The newspaper headlines certainly command attention when a record Powerball jackpot of at least $350-million is at stake. As a matter of fact, the gambling interests are counting on lots of attention ... and hoping for even greater sales.

The multi-state Powerball lottery's newest record jackpot comes almost three years after the last record-setting pay-off in 2002 ( a mere $314.9-million), and has been produced by a change in the lottery intended to boost jackpots in order to compete with other state lotteries.

Of course, the reality of the lottery is a bit more complicated. If a winner shows up with a ticket that matches all six numbers, the winning ticket-holder will not walk away with the full $350-million. The "cash option" for the jackpot will be $164.4-million ... and that's before the government steps in to claim taxes. Nevertheless, we can be sure there will be enough money left to entice participation. Thousands of ticket-buyers are rushing to purchase tickets.

"Lottery sales are going great. It's just a mess," Dennis Thornton, owner of L.A.'s Milk Depot in Scottsdale, Ariz., told USA Today. "People are all over the place, buying for themselves and for pools," he said.

Another drawing is scheduled for Wednesday night, and ticket buyers are lining up in 27 states, the District of Columbia, and the U.S. Virgin Islands to purchase their tickets. $300-million is a lot of money. A ticket to play costs only one dollar. So, where's the harm?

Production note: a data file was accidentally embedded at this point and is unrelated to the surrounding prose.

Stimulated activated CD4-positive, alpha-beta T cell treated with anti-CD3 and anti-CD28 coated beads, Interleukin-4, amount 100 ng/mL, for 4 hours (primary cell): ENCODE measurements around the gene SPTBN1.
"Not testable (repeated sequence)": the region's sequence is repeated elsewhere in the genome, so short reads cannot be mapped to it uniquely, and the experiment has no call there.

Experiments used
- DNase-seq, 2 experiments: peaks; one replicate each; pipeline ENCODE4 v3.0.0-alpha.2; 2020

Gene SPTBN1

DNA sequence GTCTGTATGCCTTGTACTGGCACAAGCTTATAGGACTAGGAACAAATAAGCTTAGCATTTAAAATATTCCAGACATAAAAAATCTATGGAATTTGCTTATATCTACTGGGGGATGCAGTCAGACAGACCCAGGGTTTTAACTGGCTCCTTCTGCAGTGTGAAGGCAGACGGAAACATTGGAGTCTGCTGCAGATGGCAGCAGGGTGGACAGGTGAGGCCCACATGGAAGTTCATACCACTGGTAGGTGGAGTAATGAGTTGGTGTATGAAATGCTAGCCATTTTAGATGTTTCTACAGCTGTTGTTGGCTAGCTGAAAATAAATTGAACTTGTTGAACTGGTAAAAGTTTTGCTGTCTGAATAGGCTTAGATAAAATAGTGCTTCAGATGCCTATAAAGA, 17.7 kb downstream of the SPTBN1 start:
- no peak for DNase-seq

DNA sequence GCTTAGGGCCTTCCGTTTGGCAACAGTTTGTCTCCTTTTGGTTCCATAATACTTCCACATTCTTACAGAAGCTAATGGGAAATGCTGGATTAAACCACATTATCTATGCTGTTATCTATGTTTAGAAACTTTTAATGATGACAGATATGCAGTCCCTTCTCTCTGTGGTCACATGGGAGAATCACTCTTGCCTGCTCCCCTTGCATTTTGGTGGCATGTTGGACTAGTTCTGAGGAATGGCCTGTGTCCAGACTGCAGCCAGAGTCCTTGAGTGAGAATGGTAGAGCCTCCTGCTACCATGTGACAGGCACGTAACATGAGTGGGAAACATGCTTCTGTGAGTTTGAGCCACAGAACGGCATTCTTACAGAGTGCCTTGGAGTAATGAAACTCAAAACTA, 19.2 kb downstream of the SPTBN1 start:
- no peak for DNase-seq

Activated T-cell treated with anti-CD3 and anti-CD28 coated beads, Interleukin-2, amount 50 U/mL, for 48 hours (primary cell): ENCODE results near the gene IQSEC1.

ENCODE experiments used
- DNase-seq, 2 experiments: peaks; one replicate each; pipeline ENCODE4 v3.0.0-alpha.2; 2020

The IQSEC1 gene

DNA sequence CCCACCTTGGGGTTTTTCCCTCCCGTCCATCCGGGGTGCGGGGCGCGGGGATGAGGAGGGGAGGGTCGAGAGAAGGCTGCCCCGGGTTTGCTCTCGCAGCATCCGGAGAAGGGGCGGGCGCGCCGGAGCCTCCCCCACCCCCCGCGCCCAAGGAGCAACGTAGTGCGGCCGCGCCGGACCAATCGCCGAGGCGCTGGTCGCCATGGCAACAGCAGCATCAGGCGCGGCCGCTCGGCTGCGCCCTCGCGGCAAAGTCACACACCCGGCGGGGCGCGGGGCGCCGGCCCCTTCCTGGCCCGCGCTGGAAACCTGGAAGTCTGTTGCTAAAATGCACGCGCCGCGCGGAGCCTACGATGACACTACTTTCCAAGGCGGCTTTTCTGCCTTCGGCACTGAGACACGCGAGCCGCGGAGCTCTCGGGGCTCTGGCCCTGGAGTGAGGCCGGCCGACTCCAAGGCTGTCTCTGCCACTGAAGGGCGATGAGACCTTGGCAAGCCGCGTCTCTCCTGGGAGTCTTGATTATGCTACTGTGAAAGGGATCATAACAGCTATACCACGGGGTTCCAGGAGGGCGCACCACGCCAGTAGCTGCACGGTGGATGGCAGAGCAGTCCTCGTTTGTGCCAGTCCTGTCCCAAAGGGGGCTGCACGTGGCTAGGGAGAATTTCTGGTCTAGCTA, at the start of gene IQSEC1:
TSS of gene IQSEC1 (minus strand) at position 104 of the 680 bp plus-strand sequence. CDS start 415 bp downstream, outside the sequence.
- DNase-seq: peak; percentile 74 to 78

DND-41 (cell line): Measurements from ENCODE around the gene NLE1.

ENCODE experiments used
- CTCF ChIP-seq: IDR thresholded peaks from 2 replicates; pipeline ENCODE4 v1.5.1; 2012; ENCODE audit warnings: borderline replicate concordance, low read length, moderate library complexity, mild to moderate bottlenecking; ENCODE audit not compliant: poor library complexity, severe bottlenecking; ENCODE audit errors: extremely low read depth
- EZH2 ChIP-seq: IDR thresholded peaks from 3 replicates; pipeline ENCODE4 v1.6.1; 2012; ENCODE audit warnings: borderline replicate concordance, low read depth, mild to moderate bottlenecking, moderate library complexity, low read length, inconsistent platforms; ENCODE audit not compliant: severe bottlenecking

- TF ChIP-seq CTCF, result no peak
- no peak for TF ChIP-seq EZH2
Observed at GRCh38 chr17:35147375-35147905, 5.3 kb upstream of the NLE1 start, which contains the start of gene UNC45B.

Where is the harm?

The tidal wave of state lotteries that has engulfed the nation in recent years is driven by a very clear state interest ... the desire for more revenue. Legislators and governors see lotteries as a means of raising vast sums of revenue for state projects and programs without raising taxes. The lottery is most often sold to the public as a way to fund education and other popular causes. With the public dead set against raising taxes, a lottery looks like an easy way out.

But, as is the case with most apparently easy options, the reality just isn't that simple. As The Christian Science Monitor has reported, the headlines don't tell the whole story. "The proceeds from state lotteries are less than you might think," says Molly Burke, researcher at the Education Commission of the States in Denver. "Even if they're all earmarked toward education, it isn't a huge amount. It's never quite as much as states would like the schools and the taxpayers to think."

In some states, dependence upon lottery proceeds has actually caused revenue for education to shrink. Even in Georgia, where the popular state lottery is credited with an impressive college scholarship program, a dependence upon lottery revenue has put the entire program at risk.

The moral problems involve even greater risks. A Christian understanding of the lottery involves at least four vital moral considerations. A quick review of these considerations may help Christians frame the lottery issue in a new and much needed light.

First, lotteries lie about the true path to financial security.

The vast jackpots advertised by lotteries attract a great deal of attention and entice many persons to belive that their true hope for financial security lies in taking a chance on the lottery. In truth, this is nonsense.